This story was first published by Ahmed Jallow, NC Newsline
May 2, 2024

On May 1, the North Carolina Senate Committee on Rules and Operations approved HB10, a controversial bill requiring cooperation between all North Carolina sheriffs and U.S. Immigration and Customs Enforcement.

The bill now heads to the Senate floor for consideration from the whole chamber. If approved, the measure will return to the House for concurrence in Senate amendments.

North Carolina sheriffs are already required under current state law to try and determine the legal status of people they arrest and inform ICE. However, current law doesn’t require them to honor ICE detainer requests, which ask local authorities to hold someone believed to be in the country illegally for up to 48 hours while federal agents pick them up.

House Bill 10 will change that.

If it becomes law, the bill will require all 100 sheriffs in the state to notify ICE if they are unable to determine the legal status of a person charged with certain high-level offenses. It would compel sheriffs to honor ICE requests to detain individuals suspected of being in the country illegally for up to 48 hours.

Dozens of people and advocates opposed to the bill gathered at the legislature on Wednesday under the banner “Todos Somos North Carolina” (“We Are All North Carolina”) to urge lawmakers to reject the bill.

The event was organized by El Pueblo, the Alliance for Immigrant Rights and other local groups.

Speakers at the rally warned that if passed, the bill would lead to racial profiling of Hispanic drivers and discourage undocumented immigrants from contacting the police.

“Misleading arguments have been used to justify this legislation,” said Iliana Santillan, executive director of El Pueblo referring to statements by the bill’s primary sponsor Rep. Destin Hall, R-Caldwell, that 90 sheriffs voluntarily cooperate with ICE.

Santillan said only 15 sheriffs’ offices have signed agreements under the 287(g) program, which allows ICE to train local law enforcement officers for limited immigration duties.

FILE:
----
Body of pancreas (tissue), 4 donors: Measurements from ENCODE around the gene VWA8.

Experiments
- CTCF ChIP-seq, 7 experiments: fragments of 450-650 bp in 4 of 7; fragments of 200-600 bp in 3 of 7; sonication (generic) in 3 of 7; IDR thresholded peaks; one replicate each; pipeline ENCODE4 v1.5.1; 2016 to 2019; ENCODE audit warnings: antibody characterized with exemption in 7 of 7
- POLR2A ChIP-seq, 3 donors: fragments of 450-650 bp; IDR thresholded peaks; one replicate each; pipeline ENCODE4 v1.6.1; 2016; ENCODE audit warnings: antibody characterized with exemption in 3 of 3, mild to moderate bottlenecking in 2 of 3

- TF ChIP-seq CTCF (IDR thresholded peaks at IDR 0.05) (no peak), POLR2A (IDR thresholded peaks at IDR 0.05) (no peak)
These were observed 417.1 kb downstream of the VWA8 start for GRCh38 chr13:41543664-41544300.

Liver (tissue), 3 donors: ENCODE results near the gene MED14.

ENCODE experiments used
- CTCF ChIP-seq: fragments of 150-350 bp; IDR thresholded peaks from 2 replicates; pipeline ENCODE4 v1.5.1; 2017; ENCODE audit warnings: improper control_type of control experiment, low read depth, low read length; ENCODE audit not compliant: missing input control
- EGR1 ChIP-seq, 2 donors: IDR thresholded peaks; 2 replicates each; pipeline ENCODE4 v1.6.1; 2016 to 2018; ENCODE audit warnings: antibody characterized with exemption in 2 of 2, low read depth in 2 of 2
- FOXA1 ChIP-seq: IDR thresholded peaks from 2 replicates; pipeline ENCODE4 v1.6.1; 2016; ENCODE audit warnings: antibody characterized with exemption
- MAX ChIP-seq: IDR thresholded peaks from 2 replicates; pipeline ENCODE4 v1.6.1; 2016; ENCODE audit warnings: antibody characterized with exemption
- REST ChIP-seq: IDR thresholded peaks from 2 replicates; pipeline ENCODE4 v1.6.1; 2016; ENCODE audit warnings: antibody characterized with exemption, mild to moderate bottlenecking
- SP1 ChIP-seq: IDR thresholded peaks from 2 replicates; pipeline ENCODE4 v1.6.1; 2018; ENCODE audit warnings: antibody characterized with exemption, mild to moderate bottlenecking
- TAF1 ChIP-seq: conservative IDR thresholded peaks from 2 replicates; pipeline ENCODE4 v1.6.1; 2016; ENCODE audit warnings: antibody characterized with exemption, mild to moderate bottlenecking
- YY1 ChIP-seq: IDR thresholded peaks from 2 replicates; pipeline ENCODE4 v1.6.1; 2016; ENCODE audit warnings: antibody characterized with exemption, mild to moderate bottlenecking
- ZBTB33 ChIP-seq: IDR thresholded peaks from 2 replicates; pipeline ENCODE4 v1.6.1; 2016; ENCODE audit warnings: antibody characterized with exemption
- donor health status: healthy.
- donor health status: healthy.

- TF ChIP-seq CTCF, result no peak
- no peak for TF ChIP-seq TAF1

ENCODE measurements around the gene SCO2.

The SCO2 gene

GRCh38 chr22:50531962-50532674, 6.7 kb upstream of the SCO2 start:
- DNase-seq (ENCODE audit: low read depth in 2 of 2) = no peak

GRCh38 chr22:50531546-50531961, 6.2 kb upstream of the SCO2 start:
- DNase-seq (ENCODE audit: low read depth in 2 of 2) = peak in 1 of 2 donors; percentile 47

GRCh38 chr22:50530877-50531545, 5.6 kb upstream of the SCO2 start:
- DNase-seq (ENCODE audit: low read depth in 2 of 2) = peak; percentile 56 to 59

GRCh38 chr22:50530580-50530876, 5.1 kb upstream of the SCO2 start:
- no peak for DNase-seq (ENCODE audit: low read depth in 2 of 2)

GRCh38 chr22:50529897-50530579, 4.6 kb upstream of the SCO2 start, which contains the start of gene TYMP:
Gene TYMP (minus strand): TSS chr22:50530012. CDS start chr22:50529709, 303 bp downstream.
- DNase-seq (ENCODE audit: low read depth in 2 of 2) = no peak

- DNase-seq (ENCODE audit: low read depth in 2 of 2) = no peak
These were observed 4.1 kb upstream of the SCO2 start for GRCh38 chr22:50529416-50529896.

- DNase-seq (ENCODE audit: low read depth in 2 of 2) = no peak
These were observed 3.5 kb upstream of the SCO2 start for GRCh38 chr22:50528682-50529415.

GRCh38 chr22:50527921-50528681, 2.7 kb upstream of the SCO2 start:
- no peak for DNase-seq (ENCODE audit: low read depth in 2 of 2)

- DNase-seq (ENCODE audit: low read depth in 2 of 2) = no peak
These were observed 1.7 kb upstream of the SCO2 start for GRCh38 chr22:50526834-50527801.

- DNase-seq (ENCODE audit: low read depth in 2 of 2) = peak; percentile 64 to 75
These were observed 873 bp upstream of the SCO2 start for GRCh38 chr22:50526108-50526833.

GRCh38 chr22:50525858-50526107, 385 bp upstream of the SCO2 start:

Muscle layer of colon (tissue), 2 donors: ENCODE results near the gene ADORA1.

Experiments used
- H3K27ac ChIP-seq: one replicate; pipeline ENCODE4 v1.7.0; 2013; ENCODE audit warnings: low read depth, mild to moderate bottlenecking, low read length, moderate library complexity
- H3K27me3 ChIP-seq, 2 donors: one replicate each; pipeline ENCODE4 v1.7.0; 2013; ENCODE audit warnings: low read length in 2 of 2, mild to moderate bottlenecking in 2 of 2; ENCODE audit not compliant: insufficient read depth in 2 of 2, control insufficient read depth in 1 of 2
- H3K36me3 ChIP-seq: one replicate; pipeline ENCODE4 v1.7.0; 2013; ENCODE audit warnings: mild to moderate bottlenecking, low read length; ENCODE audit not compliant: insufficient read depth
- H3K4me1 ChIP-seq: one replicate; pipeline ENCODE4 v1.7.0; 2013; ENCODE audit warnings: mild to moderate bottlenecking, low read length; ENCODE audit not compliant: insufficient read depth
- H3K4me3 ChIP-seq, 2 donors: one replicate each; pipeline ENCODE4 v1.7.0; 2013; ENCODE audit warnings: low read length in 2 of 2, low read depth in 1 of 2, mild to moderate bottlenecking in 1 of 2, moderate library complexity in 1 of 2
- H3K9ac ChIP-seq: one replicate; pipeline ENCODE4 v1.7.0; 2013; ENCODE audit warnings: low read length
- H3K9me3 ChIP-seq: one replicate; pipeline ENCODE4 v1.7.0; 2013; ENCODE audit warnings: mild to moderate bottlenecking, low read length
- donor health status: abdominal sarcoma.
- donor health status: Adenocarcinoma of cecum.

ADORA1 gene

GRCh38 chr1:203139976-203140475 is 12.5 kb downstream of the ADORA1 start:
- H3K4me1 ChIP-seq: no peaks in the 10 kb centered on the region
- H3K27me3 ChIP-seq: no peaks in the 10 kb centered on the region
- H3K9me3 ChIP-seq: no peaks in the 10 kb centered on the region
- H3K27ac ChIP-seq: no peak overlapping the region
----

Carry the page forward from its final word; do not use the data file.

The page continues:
“It has also been said that it will only target those who have committed a crime and we know that many people are in jails only as suspects. This bill opens the door to racial profiling and abuse of power by law enforcement.”

During the day, members of various groups visited 40 offices of House members and 25 Senate offices from 12 different counties to provide lawmakers with information about the contributions of immigrants in North Carolina, according to a release from El Pueblo.

Santillan, who is also a member of the Governor’s Advisory Council on Hispanic/Latino Affairs, told reporters that she plans to raise the issue at the council’s meeting tomorrow in Charlotte, saying the best she can hope for is the governor’s veto, though it is likely to be overridden by Republican legislators.

She also expressed disappointment that some legislators on the committees that considered the measure failed to speak out on behalf of those they purportedly support.

“Even if it passes, we just want legislators to really advocate for us and speak out when they’re needed to,” Santillan told reporters. “We saw in the committee hearings yesterday and today, and it’s a shame that legislators who have one’s voice that they support us didn’t stand up for our community members.”

NC Newsline is part of States Newsroom, a nonprofit news network supported by grants and a coalition of donors as a 501c(3) public charity. NC Newsline maintains editorial independence. Contact Editor Rob Schofield for questions: [email protected]. Follow NC Newsline on Facebook and Twitter.

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